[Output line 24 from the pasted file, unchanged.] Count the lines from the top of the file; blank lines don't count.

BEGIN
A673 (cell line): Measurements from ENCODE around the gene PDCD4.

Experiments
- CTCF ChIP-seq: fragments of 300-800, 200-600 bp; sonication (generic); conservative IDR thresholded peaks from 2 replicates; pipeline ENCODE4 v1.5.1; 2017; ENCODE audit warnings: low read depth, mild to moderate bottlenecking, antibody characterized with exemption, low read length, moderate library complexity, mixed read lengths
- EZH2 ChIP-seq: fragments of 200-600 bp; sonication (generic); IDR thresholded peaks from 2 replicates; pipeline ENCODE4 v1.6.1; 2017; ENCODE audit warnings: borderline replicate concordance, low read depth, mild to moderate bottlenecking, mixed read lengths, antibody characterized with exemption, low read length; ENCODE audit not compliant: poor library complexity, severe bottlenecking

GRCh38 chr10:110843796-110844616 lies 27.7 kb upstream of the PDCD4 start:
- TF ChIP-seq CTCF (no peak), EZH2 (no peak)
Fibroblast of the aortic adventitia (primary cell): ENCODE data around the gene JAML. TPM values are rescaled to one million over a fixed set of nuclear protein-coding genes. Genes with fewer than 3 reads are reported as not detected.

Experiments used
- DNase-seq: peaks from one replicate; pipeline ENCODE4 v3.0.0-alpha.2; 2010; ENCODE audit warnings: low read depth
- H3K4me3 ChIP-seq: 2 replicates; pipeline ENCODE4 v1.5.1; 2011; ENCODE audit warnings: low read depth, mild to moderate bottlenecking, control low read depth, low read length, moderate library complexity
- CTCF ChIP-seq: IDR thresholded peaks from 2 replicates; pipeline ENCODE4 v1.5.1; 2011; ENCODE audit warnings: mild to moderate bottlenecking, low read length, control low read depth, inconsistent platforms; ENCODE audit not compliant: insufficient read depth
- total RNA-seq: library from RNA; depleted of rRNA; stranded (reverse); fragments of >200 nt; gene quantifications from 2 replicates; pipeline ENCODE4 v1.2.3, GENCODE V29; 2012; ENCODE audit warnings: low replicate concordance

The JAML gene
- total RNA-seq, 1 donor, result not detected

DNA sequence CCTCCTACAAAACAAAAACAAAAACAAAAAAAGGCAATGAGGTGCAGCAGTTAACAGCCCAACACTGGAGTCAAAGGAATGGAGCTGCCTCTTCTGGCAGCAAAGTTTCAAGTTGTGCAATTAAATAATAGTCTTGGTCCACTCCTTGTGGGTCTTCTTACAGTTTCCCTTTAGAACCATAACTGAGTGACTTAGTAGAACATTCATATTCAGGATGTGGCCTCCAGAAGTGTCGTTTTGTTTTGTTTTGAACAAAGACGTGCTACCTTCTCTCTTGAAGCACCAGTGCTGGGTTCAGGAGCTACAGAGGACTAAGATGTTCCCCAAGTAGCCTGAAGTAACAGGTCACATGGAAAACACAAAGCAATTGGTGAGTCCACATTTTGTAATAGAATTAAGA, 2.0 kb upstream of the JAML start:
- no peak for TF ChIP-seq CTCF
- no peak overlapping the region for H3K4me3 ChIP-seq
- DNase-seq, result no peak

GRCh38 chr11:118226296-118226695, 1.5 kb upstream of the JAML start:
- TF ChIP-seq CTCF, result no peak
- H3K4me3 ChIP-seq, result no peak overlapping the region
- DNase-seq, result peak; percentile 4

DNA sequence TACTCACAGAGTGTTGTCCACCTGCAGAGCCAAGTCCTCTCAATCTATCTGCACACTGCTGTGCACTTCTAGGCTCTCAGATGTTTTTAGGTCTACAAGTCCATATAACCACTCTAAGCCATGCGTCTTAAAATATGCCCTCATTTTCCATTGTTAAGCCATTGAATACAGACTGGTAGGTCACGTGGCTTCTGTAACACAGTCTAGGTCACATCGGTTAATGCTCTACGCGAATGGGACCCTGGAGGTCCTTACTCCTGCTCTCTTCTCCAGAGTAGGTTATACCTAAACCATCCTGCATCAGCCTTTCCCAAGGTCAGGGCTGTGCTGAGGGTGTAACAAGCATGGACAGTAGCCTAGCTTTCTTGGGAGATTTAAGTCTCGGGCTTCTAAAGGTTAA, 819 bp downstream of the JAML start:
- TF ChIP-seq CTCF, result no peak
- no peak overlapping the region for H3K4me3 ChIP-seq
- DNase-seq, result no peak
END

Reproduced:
- TF ChIP-seq CTCF, result no peak